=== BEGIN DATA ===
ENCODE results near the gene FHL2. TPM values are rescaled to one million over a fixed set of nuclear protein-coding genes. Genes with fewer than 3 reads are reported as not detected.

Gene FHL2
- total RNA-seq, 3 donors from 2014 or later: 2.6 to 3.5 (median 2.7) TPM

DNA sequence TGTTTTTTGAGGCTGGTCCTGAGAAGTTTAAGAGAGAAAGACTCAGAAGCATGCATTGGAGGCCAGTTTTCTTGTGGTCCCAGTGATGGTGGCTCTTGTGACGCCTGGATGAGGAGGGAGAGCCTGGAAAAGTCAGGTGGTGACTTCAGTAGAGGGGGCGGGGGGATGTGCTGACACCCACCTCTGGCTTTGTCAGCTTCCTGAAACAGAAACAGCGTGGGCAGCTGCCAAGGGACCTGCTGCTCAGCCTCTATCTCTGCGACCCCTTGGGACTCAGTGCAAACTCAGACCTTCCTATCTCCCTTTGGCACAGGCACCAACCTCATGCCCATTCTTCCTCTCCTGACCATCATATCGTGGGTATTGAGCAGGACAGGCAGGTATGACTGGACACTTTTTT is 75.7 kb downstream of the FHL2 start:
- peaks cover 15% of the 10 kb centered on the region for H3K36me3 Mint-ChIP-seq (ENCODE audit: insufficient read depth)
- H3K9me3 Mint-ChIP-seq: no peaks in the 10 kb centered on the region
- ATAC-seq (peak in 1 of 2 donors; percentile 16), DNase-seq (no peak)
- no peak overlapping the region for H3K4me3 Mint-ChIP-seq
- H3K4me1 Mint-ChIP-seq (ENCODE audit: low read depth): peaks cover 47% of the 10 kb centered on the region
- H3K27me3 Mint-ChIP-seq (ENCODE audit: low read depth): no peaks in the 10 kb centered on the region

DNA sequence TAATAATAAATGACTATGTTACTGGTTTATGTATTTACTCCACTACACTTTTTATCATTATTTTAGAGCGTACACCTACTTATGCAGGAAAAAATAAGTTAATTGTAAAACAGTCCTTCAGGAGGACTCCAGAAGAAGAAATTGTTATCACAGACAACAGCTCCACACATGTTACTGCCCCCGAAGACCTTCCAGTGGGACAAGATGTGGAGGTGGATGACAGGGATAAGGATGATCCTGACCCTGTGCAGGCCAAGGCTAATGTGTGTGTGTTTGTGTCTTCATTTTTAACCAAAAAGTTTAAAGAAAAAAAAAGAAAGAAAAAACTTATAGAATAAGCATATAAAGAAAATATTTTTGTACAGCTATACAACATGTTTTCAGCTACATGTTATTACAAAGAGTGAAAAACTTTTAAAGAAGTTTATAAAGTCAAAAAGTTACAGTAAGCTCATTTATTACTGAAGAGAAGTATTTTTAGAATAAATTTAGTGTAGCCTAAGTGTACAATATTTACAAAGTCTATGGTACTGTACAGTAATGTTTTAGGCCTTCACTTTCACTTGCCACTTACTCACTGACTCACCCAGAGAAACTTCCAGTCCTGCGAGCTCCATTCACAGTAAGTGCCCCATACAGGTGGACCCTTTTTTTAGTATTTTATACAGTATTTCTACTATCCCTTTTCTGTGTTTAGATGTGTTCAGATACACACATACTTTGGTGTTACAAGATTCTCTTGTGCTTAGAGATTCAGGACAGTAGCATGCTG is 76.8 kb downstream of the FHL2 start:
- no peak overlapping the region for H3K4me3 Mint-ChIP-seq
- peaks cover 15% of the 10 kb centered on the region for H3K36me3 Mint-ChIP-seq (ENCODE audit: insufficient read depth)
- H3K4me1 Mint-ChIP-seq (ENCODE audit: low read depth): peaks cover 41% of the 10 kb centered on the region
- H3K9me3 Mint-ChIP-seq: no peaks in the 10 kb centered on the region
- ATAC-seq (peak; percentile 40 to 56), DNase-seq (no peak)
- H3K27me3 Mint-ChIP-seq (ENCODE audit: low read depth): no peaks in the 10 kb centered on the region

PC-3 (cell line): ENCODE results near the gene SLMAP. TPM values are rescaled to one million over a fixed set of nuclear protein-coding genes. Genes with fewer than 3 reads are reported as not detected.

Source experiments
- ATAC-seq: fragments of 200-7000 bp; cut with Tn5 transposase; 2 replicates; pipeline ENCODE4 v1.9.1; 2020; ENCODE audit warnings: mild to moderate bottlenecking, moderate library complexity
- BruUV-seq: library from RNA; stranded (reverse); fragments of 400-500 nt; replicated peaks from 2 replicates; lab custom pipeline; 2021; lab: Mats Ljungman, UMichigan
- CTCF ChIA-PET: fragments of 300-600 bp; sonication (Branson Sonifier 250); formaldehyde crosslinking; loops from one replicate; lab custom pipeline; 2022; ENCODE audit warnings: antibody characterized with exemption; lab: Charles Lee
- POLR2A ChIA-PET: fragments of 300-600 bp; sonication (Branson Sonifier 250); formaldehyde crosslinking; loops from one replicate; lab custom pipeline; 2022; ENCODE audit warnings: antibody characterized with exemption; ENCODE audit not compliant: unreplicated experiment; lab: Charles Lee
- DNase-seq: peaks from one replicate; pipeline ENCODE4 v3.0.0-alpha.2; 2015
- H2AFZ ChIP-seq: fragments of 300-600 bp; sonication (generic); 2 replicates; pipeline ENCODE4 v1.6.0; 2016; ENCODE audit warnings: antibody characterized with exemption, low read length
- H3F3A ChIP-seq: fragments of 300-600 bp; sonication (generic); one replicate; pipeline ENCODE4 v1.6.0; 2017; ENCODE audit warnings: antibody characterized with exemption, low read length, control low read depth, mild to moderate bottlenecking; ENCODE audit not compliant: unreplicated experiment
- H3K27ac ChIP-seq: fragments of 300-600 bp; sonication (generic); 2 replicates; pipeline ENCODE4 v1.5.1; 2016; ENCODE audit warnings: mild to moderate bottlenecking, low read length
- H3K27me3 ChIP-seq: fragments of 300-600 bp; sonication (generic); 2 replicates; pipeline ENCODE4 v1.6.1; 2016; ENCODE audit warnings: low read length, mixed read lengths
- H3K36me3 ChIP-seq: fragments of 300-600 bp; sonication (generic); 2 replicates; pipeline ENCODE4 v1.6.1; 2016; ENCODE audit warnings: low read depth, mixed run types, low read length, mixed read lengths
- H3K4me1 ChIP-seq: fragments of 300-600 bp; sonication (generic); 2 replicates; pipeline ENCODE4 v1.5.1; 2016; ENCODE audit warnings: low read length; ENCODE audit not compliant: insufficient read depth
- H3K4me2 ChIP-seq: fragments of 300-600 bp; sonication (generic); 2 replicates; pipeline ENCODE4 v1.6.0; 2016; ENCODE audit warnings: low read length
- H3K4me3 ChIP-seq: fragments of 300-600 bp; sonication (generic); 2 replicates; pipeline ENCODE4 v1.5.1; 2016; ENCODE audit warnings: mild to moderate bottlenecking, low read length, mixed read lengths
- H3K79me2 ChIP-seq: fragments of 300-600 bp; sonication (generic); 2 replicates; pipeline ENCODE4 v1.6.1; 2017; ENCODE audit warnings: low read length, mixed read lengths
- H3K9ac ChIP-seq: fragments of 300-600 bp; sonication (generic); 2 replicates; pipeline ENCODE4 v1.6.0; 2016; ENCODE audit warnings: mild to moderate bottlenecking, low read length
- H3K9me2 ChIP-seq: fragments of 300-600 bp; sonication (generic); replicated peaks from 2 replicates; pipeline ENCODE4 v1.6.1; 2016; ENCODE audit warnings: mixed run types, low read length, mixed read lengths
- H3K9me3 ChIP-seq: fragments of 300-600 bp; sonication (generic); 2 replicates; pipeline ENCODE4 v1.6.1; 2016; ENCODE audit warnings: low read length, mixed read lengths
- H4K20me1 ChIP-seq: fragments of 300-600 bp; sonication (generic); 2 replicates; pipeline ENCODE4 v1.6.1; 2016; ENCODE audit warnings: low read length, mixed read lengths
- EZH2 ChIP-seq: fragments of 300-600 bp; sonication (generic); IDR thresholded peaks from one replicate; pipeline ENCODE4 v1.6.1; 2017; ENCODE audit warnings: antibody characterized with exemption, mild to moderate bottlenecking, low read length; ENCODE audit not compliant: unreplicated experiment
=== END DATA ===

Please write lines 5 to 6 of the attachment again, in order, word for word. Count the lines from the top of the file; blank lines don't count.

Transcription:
- peaks cover 15% of the 10 kb centered on the region for H3K36me3 Mint-ChIP-seq (ENCODE audit: insufficient read depth)
- H3K9me3 Mint-ChIP-seq: no peaks in the 10 kb centered on the region